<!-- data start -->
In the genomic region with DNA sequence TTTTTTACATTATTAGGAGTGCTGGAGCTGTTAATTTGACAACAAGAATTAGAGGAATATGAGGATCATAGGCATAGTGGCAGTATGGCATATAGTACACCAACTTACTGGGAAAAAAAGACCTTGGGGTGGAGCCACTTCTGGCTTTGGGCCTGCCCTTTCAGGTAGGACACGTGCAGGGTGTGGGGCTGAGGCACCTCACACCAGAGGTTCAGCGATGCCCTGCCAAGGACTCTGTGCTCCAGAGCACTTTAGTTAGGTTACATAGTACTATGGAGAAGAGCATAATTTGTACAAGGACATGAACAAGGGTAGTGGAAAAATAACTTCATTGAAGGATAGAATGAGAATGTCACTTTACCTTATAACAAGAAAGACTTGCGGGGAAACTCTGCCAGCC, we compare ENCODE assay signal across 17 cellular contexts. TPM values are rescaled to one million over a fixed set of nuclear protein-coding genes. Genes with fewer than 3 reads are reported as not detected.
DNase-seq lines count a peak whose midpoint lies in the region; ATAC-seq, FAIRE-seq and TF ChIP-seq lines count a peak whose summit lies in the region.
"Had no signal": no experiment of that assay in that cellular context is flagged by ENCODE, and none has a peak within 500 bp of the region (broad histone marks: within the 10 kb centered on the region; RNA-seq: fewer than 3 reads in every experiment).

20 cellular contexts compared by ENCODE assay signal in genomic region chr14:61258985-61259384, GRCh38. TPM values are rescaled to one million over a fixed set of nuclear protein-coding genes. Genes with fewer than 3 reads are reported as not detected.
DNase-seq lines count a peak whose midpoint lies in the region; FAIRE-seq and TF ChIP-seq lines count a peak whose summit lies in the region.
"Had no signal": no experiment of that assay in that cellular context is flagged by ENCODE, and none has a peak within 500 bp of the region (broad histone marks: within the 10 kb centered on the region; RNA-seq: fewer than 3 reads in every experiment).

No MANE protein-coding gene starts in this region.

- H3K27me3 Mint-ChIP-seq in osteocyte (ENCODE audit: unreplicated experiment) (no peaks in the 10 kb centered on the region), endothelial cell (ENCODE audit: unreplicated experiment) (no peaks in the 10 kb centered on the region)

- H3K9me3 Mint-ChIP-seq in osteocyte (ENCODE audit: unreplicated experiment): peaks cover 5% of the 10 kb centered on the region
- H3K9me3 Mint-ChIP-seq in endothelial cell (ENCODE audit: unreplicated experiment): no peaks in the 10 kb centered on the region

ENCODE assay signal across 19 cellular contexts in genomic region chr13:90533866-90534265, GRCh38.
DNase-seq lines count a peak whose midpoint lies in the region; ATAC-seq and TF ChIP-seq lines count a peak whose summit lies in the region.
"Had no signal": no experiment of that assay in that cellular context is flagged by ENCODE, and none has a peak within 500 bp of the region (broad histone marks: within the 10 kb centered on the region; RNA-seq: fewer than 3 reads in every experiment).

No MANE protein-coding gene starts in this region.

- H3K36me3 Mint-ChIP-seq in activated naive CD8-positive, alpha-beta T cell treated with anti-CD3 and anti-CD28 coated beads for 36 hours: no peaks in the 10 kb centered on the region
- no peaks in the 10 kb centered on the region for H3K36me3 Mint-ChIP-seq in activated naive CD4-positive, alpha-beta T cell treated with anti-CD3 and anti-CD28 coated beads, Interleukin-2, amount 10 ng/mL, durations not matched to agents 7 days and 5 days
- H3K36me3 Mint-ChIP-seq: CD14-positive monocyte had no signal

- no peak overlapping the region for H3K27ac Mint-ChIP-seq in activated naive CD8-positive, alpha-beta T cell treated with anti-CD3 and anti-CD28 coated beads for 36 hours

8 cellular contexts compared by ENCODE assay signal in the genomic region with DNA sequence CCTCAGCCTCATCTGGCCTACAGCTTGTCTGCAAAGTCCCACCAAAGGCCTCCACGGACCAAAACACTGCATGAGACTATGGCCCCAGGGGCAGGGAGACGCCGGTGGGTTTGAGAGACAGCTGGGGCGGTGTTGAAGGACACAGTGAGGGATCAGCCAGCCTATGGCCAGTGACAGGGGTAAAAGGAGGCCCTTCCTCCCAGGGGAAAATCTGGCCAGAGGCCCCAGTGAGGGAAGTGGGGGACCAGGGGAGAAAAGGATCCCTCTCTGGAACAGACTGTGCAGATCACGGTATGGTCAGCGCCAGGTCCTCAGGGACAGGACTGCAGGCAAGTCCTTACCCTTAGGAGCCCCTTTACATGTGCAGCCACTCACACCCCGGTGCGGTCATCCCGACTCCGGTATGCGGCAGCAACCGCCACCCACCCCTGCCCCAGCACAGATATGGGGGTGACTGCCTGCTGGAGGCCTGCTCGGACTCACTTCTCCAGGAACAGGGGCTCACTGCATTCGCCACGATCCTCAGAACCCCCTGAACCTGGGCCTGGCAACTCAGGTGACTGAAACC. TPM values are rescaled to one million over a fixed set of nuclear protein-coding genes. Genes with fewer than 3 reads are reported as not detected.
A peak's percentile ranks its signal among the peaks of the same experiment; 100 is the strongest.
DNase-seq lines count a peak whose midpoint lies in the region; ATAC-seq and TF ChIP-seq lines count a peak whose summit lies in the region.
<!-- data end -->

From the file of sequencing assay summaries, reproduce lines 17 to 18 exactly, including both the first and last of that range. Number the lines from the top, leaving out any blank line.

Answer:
- H3K36me3 Mint-ChIP-seq: CD14-positive monocyte had no signal

- no peak overlapping the region for H3K27ac Mint-ChIP-seq in activated naive CD8-positive, alpha-beta T cell treated with anti-CD3 and anti-CD28 coated beads for 36 hours